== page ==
“I have a question — which is your favorite offshore trust fund?” (Rick Pearson)

*Rauner vs. Madigan again: Gov. Rauner on Wednesday blamed House Speaker Michael Madigan for the cancellation of a $12.5 million state contract with management consulting company McKinsey & Co.

The contract to help the state comply with Medicaid rules became controversial after it was made public, with Democrats questioning why the administration needed to outsource management services to a private firm.

The state’s chief procurement officer warned at a legislative hearing last week that she might void the contract if the administration wasn’t able to correct some errors to her satisfaction. She pulled the plug on Tuesday.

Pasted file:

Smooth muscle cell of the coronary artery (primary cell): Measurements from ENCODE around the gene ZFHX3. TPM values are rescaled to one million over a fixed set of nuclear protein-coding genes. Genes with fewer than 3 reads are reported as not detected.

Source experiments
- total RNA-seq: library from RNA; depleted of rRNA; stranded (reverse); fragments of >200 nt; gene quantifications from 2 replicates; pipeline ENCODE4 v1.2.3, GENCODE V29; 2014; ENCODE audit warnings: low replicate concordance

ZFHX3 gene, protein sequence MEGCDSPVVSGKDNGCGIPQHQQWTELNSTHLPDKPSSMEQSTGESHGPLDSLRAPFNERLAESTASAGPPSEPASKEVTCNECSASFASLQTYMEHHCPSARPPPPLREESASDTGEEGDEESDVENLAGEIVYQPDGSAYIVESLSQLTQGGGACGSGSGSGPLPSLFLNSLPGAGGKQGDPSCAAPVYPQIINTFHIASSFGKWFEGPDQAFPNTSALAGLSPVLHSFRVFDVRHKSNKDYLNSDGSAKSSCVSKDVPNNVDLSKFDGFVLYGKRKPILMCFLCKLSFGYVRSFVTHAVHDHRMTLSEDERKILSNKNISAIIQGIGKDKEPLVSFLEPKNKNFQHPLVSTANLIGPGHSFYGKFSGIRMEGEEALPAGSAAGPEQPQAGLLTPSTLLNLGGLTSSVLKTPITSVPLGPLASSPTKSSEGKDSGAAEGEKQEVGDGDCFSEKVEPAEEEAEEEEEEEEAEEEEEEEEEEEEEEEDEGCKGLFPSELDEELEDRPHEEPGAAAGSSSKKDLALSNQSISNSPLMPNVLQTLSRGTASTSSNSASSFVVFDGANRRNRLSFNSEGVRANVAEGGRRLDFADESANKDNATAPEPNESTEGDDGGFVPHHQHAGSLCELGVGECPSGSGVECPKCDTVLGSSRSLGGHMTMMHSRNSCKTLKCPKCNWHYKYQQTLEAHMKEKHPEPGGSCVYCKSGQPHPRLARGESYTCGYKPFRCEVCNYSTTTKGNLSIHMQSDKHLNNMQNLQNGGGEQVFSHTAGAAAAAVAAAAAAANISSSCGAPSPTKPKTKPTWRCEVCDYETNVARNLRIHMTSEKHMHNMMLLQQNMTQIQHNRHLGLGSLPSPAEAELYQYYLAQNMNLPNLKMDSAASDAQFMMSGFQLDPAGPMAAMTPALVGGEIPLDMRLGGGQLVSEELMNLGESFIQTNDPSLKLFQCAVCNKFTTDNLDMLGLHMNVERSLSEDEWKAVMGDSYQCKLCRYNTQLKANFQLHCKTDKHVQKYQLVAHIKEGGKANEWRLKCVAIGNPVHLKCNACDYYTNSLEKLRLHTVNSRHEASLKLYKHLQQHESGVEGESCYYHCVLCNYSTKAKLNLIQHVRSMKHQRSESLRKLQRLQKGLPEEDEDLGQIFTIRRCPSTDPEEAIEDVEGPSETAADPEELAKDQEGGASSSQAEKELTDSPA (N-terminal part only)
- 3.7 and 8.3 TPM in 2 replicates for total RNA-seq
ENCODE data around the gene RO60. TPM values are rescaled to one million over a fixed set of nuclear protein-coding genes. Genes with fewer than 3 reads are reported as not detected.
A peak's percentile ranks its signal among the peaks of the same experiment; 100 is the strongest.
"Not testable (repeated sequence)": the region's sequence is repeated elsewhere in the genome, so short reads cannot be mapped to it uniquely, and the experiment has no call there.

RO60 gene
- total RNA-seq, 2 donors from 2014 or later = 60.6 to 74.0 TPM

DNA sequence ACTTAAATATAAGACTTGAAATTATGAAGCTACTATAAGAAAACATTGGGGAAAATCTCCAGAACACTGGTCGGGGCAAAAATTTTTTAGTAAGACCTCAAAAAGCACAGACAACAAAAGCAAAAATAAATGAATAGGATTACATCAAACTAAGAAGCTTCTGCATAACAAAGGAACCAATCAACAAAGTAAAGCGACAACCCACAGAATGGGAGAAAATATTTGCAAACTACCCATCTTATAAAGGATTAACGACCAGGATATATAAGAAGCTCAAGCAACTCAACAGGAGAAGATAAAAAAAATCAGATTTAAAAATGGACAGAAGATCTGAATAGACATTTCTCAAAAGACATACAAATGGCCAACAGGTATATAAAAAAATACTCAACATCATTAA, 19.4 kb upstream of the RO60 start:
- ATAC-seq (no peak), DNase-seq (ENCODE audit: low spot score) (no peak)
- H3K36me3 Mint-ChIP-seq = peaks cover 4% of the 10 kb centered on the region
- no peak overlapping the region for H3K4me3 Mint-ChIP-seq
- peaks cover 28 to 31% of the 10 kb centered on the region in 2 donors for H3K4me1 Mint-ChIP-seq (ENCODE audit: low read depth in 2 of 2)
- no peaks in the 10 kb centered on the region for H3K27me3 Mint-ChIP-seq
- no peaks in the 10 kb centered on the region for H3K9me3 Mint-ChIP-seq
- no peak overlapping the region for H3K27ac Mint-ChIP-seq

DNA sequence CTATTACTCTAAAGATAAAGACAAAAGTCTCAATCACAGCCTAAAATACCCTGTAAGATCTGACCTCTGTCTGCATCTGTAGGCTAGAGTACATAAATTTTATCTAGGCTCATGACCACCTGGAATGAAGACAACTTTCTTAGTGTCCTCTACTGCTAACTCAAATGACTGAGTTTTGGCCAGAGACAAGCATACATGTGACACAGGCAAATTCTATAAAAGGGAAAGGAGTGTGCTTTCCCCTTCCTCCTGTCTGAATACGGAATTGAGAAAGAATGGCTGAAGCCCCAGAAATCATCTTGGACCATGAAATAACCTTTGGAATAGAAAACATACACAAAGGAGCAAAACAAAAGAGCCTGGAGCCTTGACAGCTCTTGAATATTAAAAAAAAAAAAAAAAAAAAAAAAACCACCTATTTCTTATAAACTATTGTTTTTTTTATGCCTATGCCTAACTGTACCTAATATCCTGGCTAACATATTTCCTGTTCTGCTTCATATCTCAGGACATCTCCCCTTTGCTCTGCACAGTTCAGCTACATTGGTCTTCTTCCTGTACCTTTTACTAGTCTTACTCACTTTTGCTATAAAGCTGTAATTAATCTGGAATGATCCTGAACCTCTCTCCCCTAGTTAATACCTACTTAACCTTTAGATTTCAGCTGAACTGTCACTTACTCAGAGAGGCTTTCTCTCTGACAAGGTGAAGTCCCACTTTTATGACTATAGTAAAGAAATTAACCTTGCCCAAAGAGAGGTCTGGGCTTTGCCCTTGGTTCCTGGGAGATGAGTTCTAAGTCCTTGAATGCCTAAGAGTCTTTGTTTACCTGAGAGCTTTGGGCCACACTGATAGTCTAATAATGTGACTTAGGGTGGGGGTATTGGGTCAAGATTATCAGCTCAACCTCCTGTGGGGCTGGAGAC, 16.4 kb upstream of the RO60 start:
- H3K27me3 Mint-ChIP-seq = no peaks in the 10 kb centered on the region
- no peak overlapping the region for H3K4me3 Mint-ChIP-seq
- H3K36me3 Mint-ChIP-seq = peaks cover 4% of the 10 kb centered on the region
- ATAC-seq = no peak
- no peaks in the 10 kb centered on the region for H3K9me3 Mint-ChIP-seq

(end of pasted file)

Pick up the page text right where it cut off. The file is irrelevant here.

Ironically, the cancellation was made possible by new guidelines for how the state buys and sells services that Rauner signed into law earlier this year. The new law was one of the few items on Rauner’s original “turnaround agenda” that lawmakers granted him, though he said Wednesday that it hadn’t gone far enough.

“Procurement in Illinois is broken, it has been broken and it is still broken,” Rauner said when asked to explain what went wrong with the McKinsey contract. “We did pass a modest procurement reform bill. Didn’t go nearly far enough. It probably fixed about a third or a quarter of the problem.”

Then he pivoted to Madigan, saying the speaker “has resisted because he controls a lot of the procurement people through his patronage operation. He likes the current procurement system. That’s how he gets some of his political power that we have to defeat.”